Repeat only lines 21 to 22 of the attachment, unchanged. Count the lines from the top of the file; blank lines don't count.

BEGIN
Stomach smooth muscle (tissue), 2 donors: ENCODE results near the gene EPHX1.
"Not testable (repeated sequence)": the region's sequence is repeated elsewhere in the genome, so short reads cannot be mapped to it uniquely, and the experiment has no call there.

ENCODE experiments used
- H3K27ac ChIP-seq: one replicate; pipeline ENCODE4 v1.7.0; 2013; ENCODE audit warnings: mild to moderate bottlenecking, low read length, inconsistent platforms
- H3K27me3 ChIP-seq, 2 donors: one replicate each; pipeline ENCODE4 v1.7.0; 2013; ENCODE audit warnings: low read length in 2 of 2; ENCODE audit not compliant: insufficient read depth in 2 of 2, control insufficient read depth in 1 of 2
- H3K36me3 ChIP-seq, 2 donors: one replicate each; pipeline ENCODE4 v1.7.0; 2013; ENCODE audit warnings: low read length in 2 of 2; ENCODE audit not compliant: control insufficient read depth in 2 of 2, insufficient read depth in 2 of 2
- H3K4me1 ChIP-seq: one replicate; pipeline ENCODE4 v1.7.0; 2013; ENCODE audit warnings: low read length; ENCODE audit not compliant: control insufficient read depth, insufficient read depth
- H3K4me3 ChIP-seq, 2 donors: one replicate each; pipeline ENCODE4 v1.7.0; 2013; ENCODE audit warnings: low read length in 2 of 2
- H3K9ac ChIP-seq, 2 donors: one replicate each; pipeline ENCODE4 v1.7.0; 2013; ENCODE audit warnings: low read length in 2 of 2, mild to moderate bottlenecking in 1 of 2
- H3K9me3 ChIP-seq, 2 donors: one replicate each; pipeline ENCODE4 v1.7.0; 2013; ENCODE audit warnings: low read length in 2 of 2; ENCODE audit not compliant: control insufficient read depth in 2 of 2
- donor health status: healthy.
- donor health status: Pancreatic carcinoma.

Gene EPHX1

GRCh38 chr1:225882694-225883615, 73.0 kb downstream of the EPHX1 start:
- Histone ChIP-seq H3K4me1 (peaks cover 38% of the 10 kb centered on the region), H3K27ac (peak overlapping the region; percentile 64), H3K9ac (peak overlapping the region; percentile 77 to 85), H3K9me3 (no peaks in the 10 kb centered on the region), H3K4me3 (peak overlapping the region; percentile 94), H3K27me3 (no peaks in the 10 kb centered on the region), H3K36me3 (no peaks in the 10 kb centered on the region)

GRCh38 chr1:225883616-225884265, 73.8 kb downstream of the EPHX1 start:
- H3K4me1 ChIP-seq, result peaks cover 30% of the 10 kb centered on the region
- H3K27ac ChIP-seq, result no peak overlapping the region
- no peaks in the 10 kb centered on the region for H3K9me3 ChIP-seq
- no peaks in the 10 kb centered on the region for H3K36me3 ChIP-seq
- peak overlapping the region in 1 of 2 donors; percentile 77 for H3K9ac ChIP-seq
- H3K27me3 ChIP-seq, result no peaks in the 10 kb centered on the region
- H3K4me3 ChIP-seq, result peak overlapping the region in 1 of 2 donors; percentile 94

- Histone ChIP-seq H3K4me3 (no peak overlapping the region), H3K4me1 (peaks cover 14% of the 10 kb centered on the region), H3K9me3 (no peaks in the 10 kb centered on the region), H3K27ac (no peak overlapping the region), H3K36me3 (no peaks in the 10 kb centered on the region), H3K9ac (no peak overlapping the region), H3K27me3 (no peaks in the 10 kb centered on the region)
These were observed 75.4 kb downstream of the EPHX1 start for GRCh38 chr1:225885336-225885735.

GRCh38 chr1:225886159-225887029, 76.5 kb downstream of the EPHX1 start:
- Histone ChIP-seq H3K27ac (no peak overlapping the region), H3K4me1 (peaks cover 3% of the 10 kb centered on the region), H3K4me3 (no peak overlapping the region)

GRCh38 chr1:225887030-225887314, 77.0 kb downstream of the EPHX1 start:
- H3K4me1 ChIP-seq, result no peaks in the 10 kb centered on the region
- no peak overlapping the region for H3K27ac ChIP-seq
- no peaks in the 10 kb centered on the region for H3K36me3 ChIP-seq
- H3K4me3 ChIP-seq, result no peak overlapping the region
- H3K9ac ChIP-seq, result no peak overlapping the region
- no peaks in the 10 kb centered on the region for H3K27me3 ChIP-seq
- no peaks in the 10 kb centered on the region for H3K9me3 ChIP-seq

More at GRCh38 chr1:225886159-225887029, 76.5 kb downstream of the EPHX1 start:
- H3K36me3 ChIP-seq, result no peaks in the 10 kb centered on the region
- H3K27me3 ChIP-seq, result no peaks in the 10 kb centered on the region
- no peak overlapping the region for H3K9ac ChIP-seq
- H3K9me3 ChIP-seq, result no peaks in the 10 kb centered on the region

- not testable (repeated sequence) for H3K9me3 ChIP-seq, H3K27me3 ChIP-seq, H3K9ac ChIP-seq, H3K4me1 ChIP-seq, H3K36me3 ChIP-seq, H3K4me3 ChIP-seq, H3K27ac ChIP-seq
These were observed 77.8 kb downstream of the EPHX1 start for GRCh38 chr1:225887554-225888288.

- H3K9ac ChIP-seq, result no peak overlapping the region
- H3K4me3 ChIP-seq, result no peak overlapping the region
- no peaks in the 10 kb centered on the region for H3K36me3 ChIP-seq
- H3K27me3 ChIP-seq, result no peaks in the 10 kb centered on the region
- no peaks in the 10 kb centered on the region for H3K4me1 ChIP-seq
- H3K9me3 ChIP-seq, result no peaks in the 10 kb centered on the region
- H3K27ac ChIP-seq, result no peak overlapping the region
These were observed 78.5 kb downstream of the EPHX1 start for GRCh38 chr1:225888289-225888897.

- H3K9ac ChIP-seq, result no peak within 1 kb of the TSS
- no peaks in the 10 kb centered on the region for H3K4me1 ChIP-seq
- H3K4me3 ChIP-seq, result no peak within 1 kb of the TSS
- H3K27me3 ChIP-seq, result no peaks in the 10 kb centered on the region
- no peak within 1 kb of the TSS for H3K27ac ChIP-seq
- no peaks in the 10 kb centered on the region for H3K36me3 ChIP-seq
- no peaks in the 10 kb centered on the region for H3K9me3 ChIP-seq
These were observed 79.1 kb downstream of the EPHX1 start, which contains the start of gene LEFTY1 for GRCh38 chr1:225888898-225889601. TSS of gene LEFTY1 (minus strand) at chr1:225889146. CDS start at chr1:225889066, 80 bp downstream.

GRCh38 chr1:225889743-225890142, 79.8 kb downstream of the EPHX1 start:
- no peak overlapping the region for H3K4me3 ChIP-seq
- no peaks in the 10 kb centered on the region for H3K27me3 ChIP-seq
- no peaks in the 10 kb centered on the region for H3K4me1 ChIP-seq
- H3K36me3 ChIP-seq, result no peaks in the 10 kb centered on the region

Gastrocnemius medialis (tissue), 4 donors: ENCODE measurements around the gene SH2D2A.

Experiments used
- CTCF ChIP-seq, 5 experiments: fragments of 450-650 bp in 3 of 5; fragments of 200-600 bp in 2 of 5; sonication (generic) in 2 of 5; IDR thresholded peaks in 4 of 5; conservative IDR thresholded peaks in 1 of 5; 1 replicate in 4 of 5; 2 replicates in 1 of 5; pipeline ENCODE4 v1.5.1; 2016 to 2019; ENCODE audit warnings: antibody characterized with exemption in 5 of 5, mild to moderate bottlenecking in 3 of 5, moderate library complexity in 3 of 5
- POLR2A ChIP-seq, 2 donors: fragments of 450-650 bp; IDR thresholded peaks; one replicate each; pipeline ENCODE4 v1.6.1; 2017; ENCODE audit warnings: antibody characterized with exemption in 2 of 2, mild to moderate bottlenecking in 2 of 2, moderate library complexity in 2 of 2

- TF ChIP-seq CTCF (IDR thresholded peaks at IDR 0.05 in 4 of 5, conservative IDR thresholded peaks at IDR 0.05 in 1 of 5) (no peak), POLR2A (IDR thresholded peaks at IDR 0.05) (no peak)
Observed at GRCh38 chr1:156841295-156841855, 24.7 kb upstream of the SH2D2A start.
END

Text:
- peak overlapping the region in 1 of 2 donors; percentile 77 for H3K9ac ChIP-seq
- H3K27me3 ChIP-seq, result no peaks in the 10 kb centered on the region